Tuesday, April 02, 2024

Kim’s Video: The Documentary Caper

You know you have lived in New York for a long time when you start to see a lot of documentaries about places you used to frequent. Fortunately, Veselka is still in business (but Other Music is gone for good). Kim’s Video came and went and now they are sort of back again. Their sad demise and dramatic Phoenix-like rebirth are documented in David Redmon & Ashley Sabin’s Kim’s Video, which opens this Friday in theaters.

At its height, Kim’s Video had six East Village locations, but Mondo Kim’s on St. Mark’s was the flagship. Redmon and Sabin almost exclusively focus on Kim’s as a purveyor of rare and underground film, but it was there that I finally found an original vinyl pressing of Eddie Gale’s
Ghetto Music. Originally, Yong-man Kim started a dry-cleaners, but when he added a shelf of video rentals, it transformed the business.

Quickly, Kim’s gained a reputation for the depth and breadth of their collection, including imports of questionable provenance and outright bootlegs. Evidently, Kim had the gumption to call up cultural attaches at various embassies, to request screeners that he copied. Eventually, the FBI raided Mondo Kim’s but the confiscated bootlegs were soon replaced.

Unfortunately, digital eventually killed the video store, even including Kim’s. Mr. Kim wanted to find an appropriate home for his VHS and DVD collection, because it represented one of the largest physical media holdings in the world. Rather ill-advisedly, he accepted an offer from an aspiring cultural center in Salemi, Sicily to host the Kim’s Video collection. That is when things got weird.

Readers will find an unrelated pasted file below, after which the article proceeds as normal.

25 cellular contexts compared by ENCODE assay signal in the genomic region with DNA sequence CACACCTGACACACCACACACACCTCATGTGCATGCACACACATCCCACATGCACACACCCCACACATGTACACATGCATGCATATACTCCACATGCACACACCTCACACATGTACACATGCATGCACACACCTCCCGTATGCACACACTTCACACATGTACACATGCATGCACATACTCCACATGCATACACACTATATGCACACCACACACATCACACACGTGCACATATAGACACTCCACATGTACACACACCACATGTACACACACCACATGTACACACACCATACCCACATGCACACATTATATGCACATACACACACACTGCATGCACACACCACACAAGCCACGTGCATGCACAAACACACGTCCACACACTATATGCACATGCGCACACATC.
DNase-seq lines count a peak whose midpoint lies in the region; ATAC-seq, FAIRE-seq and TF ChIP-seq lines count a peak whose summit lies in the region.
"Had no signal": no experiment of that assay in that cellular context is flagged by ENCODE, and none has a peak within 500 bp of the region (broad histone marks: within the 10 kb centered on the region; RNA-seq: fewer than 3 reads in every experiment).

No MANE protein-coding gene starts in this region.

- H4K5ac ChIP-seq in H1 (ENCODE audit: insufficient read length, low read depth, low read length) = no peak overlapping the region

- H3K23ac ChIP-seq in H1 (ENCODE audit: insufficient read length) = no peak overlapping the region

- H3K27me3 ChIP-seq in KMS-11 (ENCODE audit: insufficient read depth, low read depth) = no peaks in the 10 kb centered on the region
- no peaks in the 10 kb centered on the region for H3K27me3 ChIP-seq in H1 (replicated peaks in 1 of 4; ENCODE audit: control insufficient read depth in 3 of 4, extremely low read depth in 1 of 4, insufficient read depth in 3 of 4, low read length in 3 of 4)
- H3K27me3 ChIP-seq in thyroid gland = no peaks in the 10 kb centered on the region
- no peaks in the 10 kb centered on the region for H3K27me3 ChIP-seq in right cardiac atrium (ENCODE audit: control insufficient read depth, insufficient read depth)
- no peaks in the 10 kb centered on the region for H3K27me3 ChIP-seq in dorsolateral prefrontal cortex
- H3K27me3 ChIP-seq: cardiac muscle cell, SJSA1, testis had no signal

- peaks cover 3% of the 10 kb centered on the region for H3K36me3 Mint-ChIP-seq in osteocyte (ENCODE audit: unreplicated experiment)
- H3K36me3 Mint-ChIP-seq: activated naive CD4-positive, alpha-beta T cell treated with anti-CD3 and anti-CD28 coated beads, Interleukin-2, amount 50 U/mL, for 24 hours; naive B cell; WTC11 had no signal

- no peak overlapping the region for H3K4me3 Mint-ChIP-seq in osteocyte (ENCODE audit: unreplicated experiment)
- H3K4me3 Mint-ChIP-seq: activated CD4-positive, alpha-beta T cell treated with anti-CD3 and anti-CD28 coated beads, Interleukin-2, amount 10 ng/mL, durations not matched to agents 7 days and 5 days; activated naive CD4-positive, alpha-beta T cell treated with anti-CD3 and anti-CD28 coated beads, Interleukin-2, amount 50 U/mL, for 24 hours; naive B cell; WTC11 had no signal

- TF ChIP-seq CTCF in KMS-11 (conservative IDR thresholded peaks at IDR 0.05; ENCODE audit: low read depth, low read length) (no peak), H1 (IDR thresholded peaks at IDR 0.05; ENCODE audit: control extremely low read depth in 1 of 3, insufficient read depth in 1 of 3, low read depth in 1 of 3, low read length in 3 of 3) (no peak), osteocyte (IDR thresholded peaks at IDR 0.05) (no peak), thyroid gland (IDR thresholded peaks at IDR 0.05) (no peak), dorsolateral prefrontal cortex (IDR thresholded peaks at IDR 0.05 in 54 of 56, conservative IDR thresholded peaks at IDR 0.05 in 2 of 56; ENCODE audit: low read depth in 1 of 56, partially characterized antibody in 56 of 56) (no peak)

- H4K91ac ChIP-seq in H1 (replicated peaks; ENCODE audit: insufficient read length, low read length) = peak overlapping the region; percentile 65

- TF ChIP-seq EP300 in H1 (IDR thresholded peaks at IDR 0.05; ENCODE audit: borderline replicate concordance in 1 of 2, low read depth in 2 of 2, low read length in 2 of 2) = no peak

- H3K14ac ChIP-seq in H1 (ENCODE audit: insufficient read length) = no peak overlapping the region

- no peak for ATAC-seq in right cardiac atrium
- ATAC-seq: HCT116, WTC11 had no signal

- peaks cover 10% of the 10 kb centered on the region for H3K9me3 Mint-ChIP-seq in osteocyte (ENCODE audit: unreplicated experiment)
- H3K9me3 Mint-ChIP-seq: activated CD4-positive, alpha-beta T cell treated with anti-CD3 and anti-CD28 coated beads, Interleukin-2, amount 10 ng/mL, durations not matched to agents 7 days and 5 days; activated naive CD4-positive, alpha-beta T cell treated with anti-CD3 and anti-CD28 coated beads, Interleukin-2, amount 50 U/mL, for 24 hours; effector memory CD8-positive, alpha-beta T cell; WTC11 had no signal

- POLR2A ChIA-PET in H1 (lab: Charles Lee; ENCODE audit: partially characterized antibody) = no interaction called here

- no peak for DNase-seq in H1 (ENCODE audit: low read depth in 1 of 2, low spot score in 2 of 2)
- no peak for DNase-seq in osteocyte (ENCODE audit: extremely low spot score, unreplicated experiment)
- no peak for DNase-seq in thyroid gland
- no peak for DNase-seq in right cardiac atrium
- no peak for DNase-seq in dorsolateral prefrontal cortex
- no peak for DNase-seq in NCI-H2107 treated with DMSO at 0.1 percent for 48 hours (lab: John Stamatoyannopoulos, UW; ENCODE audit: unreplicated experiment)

When Redmon seeks to visit the Kim’s collection in Salemi, finds it is not currently available to the public, as was promised. In fact, the dank, damp storage conditions posed a great risk to the collection’s integrity. It seemed like the collection’s supposed custodians had ulterior motives for hosting it. You know what Sicily has a reputation for? Redmon was convinced that was true for some of the figures orbiting the so-called cultural center, so he hatched a crazy plan to “liberate” the Kim’s Video collection.

Bizarrely, the
Kim’s Video doc suddenly morphs into an enormously eccentric caper movie. Obviously, they were somewhat successful, since Redmon and Sabin are both still alive to talk about it—and does Redmon ever talk. He inserts his personality into nearly every frame, sometimes to the film’s detriment. That is fair to some extent, since he and Sabin took such an active role in the Kim’s Video “homecoming,” but a little of his constant ruminations go a long way. In contrast, Sabin remains scrupulously invisible and quiet as a dormouse.

Throughout their documentary, Redmon and Sabin incorporate brief “fair use” excerpts of the art films once available at Kim’s to reflect Redmon’s state of mind. Coincidentally, the upcoming Apple TV+ series
Sugar also uses a similar technique, but with greater impact.

Kim’s Video documents some fascinating cultural history, but it is unlikely to get much play in Sicily. Frankly, it is surprising how little it plays the nostalgia card, because the more recent events, which it recorded as they happened, are so wild and consequential to the overall Kim’s Video story. Recommended for movie lovers and anyone who spent much time in the East Village during the mid-to-late-1990s, Kim’s Video screens tonight (4/2) at the Alamo Drafthouse—Lower Manhattan and it opens Friday (4/5) at the Quad.